As the Ontario legislature returns from its two-month hiatus, the policy focus of the House will be on the timing and content of the Wynne government’s budget, as well as a number of government bills that remain for consideration by the Legislative Assembly.
Politically, the focus will be on the OPP investigation into bribery allegations tied to the selection of incoming Sudbury MPP Glenn Thibeault as the Liberal candidate. (As readers recall, Thibeault is the former NDP MP who won a by-election under the Liberal standard following the resignation of NDP MPP Joe Cimino.)
With the result of the February 5th by-election factored in, the House is now composed of 59 Liberals, 28 Progressive Conservatives, and 20 New Democrats.
Budget Timing & Content Remain Uncertain
The introduction of the Liberal’s budget will quite likely be delayed again this year as a result of federal Finance Minister Joe Oliver’s announcement that the federal budget would not be delivered until after April 1.
— The Globe and Mail (@globeandmail) January 15, 2015
The Liberals are expected to maintain that the government is on track to eliminate the province’s deficit by 2017-18, currently projected to be $12.5 billion, but the enduring question of how Premier Wynne’s promise to balance the books can be accomplished remains to be answered. To address the short term, the Budget 2015 will include the final recommendations of the Premier’s Advisory Council on Government Assets (a.k.a. the Clark panel). These recommendations are expected to centre on the extraction of more revenue from the sale of beverage alcohol (specifically, beer sold under The Beer Store’s private near-monopoly) and revenue from the sale of Brampton Hydro One, with a promise of further electricity reform.
Citing these revenues, the government will maintain that it is making progress towards balancing the province’s books. To meet its longer-term objective, however, the government will need to make more substantial reforms. In a recent speech, Deputy Premier and President of the Treasury Board Deb Matthews stated that the government would avoid making across-the-board spending cuts in order to reduce the deficit. However Matthews did signal that some of the government’s deficit reduction measures could come from decreases in public sector compensation. As a result, we will be monitoring closely the government’s upcoming collective agreements with the public sector.
OPP Investigation into Sudbury By-Election Expected to be Prominent Issue
Debate around Queen’s Park will feature the OPP’s investigation into the recent Sudbury by-election. Wynne’s deputy chief of staff Pat Sorbara and Sudbury Liberal organizer Gerry Lougheed are under investigation by the OPP for alleged bribery, and the PC and NDP are certain to make this investigation a prominent topic of Question Period.
Toronto Public School Closures Expected to be another Hot Issue
We also expect further attention on the possible school closures in Toronto, following Education Minister Liz Sandals’ order to the Toronto District School Board to submit a plan to deal with “underutilized schools,” including potential closures and sales. While this policy has been criticized by the opposition parties at Queen’s Park, Toronto Mayor John Tory also felt the need to weigh in, asking that the municipal government be included in any discussions about school closures.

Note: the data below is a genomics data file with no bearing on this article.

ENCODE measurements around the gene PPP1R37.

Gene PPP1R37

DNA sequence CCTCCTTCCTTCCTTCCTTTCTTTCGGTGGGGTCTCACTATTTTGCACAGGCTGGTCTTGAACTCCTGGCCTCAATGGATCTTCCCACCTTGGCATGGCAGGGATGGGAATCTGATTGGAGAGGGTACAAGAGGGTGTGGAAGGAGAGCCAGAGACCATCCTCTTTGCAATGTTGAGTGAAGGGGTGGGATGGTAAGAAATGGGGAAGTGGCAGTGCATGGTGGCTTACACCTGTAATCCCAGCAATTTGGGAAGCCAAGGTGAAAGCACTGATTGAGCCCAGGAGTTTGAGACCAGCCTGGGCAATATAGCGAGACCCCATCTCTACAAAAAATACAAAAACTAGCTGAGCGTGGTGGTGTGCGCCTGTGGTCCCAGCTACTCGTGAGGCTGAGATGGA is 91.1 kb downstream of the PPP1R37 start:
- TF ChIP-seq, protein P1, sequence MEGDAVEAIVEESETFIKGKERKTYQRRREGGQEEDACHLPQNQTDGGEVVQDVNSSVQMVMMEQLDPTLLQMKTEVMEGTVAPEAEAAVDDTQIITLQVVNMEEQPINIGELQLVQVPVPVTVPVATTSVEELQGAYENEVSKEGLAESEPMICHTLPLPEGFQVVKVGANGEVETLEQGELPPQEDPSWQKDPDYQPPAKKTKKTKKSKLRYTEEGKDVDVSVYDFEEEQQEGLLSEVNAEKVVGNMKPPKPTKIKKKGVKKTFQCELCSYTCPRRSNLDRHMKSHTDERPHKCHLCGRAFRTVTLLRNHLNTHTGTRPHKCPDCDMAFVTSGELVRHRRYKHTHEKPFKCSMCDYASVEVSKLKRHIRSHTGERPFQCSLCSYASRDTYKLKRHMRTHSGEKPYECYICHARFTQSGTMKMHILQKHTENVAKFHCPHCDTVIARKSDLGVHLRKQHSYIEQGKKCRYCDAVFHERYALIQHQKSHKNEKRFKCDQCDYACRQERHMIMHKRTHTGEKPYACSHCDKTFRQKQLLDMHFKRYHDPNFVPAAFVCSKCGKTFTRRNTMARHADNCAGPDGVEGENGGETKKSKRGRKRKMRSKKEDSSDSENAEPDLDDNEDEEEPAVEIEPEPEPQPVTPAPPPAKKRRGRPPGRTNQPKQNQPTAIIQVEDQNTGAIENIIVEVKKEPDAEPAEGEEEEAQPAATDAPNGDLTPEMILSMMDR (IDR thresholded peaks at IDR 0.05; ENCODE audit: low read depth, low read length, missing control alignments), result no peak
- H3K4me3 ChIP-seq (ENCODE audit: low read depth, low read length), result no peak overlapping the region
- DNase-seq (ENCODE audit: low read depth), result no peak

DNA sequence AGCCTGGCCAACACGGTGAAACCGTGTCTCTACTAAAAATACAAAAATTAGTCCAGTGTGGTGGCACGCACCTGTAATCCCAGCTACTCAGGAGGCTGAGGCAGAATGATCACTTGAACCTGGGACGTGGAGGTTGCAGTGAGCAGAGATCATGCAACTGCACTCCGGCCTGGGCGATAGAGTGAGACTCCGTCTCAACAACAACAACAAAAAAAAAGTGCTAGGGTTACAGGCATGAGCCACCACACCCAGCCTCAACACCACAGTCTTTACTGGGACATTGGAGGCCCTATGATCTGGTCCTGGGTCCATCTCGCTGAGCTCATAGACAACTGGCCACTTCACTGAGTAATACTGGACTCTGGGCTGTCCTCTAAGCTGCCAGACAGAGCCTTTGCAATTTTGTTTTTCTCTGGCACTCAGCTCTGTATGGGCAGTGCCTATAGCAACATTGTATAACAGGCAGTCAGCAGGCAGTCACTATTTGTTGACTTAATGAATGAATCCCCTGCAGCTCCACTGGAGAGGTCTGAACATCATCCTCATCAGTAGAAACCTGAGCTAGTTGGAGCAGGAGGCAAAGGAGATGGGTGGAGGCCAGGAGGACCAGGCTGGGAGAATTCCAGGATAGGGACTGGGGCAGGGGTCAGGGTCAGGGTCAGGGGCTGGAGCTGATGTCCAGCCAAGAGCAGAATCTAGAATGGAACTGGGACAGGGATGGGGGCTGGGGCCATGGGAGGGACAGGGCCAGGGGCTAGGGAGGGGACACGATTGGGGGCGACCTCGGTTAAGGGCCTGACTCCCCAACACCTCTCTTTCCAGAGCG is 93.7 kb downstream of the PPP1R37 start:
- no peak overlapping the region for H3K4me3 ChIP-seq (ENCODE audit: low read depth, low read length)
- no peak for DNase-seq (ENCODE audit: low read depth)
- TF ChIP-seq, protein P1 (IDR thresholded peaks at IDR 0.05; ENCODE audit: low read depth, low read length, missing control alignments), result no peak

Government Closes Initial Consultation Period on Ontario Pension Plan Proposal
With the deadline for written comments regarding the government’s proposed Ontario Retirement Pension Plan (ORPP) having passed last week, observers are wondering whether the Liberal government will stick to their plan to give preferential treatment to defined benefit (DB) pension plans by excluding those employers who offer such plans from ORPP participation, while still requiring defined contribution (DC) plan employers to participate in the ORPP. Although the government opened a formal consultation period in December, this issue has largely been under the radar, and we expect the ORPP to gain salience as employers and employees better understand its implications.
Government Opens Climate Change Consultation Period
Another area of significant impact that has received limited news coverage is the government’s recently-released climate change discussion paper. While the Wynne government has major ambitions with regard to mitigating climate change in the province, it is yet to be seen whether its vision will translate into a carbon tax, cap-and-trade system, or some other option. Further details on the discussion paper and a list of public consultation sessions can be found here.
Key Milestone Approaches in Endless PC Leadership Campaign
Finally, as the February 28th membership deadline approaches for eligibility to vote in the Ontario PC Party’s May leadership election, the sprint by the remaining three leadership campaigns to sign up members will come to an end, and the objective of the campaigns will shift to persuading undecided party members to support their candidates.
With MPPs Vic Fedeli and Lisa MacLeod dropping out of the race and endorsing MPP Christine Elliott, the election is thought to have been transformed into one of the provincial party establishment, as represented by Elliott, versus party outsider, as represented by Barrie MP Patrick Brown. Despite making headlines after attracting the endorsement of former Toronto Mayor Rob Ford, MPP Monte McNaughton trails behind both of his competitors.
Party members will vote by preferential ballot on either May 3rd or May 7th, and the results will be announced on May 9th at the Party’s leadership convention in Toronto.